Public Comment

Commentary: Bates’ LPO Serves Developers, Not Citizens

By Neal Blumenfeld
Tuesday July 11, 2006

Because you can easily see 10-story buildings, large condo projects and several giant transit villages in the pipeline, it hardly seems that large-scale real estate development in Berkeley needs a boost. Yet the Planning Department, along with the mayor and his followers on the City Council, has drafted a new landmark ordinance that will be presented to the City Council. The bureaucratic language crafted by our local Machiavellis in the city attorney’s office—likely still spinning the regs as I write—will make you run up to Tilden for a breath of clean air, vowing you will never come within earshot of City Hall again.  

But the deal, folks, is that the new “compromise” Landmarks Preservation Ordinance (LPO) adroitly circumvents the old LPO, fought for over a generation ago as part of neighborhood preservation. Local activists achieved this after “boxes made of ticky tacky” popped up over much of Berkeley. Now, via a reasonable-seeming provision, the new ordinance puts citizen landmarkers back where they started from—out of sight. But you must bear with me and wade through, um, ticky-tacky City Hall-speak in order to see my point. 

The finely crafted loophole is the preemptive exemption/entitlement: an advance request for determination (RFD) to find if a given property has historic merit. A property owner or his agent can do this before any project is even proposed, hiring their own historic consultant from a list approved by the Planning Department. The consultant then submits an opinion to Planning, one that the owner can live with, to wit: this property is not a landmark. If Planning agrees—and who in recent memory recalls Planning disagreeing with a developer; they get their fees, ahem, from the same developers—they endorse the report and recommend that the Landmarks Commission (LPC) concur with the decision of “no historical features.”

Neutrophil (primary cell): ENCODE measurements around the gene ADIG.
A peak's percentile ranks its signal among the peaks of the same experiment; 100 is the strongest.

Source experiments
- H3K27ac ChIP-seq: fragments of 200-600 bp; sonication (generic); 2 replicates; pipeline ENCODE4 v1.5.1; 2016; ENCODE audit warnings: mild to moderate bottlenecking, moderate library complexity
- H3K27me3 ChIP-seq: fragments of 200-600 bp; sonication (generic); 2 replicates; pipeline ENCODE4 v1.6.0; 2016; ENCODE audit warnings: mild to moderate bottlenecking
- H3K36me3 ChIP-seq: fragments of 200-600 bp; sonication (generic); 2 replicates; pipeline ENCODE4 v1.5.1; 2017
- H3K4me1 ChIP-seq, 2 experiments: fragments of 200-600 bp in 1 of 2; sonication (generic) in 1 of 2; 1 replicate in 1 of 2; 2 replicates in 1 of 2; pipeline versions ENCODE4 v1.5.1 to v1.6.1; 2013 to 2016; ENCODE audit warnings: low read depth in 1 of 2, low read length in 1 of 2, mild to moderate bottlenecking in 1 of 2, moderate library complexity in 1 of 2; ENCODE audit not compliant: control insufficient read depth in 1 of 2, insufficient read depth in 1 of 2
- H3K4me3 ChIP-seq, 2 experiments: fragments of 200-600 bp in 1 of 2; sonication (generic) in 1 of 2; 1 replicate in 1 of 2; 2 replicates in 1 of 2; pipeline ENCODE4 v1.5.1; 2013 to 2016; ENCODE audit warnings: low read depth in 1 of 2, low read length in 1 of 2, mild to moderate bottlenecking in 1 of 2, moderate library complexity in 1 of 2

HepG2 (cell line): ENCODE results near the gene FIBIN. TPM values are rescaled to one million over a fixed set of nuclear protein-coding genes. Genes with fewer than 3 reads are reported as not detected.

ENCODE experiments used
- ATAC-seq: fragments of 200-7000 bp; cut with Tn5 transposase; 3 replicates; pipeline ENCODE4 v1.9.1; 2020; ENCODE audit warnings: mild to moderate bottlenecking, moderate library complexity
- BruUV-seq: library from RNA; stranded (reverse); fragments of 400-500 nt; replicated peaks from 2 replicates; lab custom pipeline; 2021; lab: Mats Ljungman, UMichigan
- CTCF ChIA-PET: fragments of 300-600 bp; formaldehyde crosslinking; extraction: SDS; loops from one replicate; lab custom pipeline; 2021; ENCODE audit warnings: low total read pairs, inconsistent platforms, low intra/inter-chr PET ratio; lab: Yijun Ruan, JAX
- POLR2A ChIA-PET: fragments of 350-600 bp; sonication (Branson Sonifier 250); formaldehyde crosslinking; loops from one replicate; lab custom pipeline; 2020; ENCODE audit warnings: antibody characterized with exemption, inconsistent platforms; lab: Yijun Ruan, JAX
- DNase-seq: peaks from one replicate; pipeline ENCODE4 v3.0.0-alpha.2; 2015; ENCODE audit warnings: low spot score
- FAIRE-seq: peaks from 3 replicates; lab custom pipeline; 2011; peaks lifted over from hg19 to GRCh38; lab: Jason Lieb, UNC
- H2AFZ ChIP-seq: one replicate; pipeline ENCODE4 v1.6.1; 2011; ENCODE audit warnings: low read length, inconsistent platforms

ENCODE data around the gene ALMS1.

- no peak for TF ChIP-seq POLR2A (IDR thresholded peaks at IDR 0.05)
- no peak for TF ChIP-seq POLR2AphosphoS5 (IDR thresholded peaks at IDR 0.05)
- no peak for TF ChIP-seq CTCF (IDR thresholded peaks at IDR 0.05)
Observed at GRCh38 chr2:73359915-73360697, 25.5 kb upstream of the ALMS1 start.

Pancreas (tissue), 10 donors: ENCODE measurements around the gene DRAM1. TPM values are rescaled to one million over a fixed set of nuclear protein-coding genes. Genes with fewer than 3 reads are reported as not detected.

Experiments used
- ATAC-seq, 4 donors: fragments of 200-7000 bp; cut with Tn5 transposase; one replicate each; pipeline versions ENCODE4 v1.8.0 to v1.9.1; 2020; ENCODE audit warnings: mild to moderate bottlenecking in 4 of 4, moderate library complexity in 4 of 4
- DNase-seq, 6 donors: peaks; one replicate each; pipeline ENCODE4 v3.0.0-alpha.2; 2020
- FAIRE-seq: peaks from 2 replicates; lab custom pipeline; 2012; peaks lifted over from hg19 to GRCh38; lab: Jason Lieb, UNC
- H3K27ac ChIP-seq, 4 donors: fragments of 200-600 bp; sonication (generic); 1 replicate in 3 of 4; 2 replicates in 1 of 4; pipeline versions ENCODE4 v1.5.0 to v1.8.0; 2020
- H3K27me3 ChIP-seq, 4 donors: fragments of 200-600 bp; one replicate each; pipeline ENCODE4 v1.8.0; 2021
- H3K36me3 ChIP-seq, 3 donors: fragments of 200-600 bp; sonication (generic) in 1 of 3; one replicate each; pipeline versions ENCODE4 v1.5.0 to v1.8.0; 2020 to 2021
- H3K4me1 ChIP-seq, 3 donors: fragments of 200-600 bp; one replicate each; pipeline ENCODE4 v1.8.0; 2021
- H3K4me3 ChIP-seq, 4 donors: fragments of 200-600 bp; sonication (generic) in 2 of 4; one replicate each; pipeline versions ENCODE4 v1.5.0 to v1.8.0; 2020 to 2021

Now I was taught in fourth grade civics that, theoretically, the LPC could disagree with Planning. Of course, I was also taught that Congress was not supposed to play dead toward the president. My civics teacher failed to mention the power of the military-industrial complex or the oil megacorps in DC. And they certainly didn’t bring up the influence of large-scale developers on local politicians and bureaucrats, even liberal ones who call for Bush’s impeachment while greasing the skids locally for faster demolitions.  

Back to the RFD saying “no history here,” which is now in the hands of the LPC. With a certified report from an expert endorsed by Planning, what are the odds that the LPC , who serve at the pleasure of the majority pro-developer council, will challenge the point? Furthermore, LPC’s members can be removed at will, as Patti Dacey was recently. She made the mistake of casting a swing vote that criticized an illegal demolition in West Berkeley, an area developers claim as their new playground.  

My civics teacher reminds me that citizens still have a theoretical chance of challenging the RFD. To quote George W.’s father: “there must be a level playing field.” With a time-frame that is greatly curtailed, using the Permit Streamlining Act as an excuse, and facing an arcane language to decipher, citizens and neighbors will be playing serious catch-up ball with a ticking clock.  

So let’s pull together and stop this preemptive exemption, especially the two-year-plus contraction carte blanche, tailored for unchallenged demolitions. Why in the world does the LPC need to be “reined in?” They have never been the anti-developer zealots who make good copy for the San Francisco Chronicle and the East Bay Express’ standard lampoons of Berkeley’s lefty nuts. They as often as not lean over backwards to accommodate real estate speculators and their retinue of high-price lawyers and architects. 

But, aha! They have shown some independence and occasionally functioned as a court of last resort for citizens and neighbors. Fighting city hall and developers even 5 percent of the time must have been too much for corporate and city hall types, trained in the sixth year of the Bush to expect getting their way 100 percent. Taking a page from Karl Rove, they punish those who, even timidly, don’t follow orders. This new LPO preemptive exemption clause will, subtly but definitively, align the LPC even more than it already is with the developer-Planning complex. It will no longer be even occasionally user friendly, as it is now, for the people. Its original purpose, an independent forum for citizens to have input into their neighborhood and their city, will be lost and very hard to retrieve. 


Neal Blumenfeld is a seasoned but  

wounded veteran of the Sisterna Historic District Wars.